Biosensor for detecting risk of heart attack, stroke
doi:10.1038/nindia.2015.18 Published online 10 February 2015
Researchers have synthesized a sensitive biosensor that can selectively detect specific microparticles, which are released into blood by activated platelets1. These microparticles can signal the onset of platelet activation, a cellular process that can lead to blood clots forming in the arteries. Such blood clots restrict or block the flow of blood to the brain or heart and hence may cause a stroke or heart attack. The biosensor’s ability to identify the microparticles is thus potentially useful for predicting the risk of a heart attack or stroke.
To assess the risks associated with the generation of the platelet-derived microparticles, the researchers fabricated a biosensor by coating a glassy carbon electrode with graphene oxide and antibodies (PAC1), which bind to specific proteins on the microparticle surfaces.
The researchers performed electrochemical measurements while exposing the biosensor to plasma containing platelet-derived microparticles and tiny vesicles from non-platelet sources such as red blood cells. They found that the biosensor selectively detected the microparticles. The impedance (the ratio of the resistance to the current) increased dramatically when the microparticles bound to the biosensor.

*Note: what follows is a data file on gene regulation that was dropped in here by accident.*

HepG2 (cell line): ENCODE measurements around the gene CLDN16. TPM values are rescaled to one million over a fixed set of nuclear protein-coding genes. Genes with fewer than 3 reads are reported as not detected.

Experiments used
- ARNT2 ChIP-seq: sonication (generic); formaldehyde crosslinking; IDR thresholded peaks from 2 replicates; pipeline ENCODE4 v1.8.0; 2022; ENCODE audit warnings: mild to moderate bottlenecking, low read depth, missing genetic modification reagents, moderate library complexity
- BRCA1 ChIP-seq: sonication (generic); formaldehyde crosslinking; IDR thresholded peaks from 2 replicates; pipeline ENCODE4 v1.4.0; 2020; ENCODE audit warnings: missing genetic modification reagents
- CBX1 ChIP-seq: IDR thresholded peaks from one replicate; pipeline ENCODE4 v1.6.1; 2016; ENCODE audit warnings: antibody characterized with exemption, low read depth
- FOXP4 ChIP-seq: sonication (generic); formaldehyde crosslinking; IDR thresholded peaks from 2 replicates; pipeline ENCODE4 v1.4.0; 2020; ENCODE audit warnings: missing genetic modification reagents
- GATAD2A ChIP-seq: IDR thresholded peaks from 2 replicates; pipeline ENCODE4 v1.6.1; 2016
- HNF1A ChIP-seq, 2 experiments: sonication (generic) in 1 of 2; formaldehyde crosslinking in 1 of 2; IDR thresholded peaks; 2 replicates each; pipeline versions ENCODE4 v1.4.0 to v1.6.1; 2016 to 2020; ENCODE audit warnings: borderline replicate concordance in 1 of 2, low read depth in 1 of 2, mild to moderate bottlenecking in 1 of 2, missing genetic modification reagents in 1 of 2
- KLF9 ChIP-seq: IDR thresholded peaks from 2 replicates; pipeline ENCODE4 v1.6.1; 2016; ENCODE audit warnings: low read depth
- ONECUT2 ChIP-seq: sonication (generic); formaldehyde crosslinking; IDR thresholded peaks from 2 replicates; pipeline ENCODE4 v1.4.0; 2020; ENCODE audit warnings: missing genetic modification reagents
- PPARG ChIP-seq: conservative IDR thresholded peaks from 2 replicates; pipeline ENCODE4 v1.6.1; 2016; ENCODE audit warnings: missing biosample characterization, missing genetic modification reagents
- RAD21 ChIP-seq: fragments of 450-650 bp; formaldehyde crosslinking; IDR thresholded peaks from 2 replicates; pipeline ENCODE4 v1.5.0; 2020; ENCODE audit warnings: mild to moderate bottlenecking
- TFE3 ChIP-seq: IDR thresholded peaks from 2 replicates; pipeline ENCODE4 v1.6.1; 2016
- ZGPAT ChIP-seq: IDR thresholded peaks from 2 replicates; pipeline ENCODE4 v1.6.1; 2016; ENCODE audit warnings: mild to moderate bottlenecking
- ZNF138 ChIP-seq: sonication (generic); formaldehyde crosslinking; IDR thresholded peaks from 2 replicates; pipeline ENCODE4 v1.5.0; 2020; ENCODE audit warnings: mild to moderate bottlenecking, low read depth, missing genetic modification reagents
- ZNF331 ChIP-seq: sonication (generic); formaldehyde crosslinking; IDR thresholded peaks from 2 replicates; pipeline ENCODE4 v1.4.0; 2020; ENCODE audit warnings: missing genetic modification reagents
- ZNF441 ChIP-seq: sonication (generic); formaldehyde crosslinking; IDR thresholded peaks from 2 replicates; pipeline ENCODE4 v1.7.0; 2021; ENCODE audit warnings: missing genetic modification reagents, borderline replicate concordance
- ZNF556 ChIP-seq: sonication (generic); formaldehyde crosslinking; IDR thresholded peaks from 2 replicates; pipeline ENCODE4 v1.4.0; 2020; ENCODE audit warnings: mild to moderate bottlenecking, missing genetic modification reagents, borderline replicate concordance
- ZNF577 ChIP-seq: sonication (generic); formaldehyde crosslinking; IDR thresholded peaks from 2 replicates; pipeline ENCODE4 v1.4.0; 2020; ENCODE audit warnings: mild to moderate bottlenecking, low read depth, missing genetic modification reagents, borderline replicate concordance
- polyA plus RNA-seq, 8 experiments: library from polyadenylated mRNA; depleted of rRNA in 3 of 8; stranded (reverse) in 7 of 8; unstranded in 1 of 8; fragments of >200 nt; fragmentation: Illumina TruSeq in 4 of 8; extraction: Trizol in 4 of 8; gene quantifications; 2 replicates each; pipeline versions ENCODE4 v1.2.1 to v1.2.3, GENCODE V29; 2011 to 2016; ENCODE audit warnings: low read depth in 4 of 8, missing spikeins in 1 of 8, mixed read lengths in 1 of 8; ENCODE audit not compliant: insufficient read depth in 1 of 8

The impedance rose with increasing plasma concentrations of the microparticles. By exploiting this effect, the researchers were able to use the biosensor to detect the presence of platelet-derived microparticles in blood samples of patients suffering from acute myocardial infarction.
“This biosensor could be used by the patient or a care provider from a drop of blood,” says lead researcher Debabrata Dash.
The authors of this work are from: Department of Biochemistry and Department of Cardiology, Institute of Medical Sciences, Banaras Hindu University, Varanasi and Department of Biotechnology, Motilal Nehru National Institute of Technology, Allahabad, India. This work has been supported by the Tata Innovation Fellowship grant received from Department of Biotechnology, Govt. of India.
1. Kailashiya, J. et al. Graphene oxide-based biosensor for detection of platelet-derived microparticles: a potential tool for thrombus risk identification. Biosens. Bioelectron. 65, 274–280 (2015)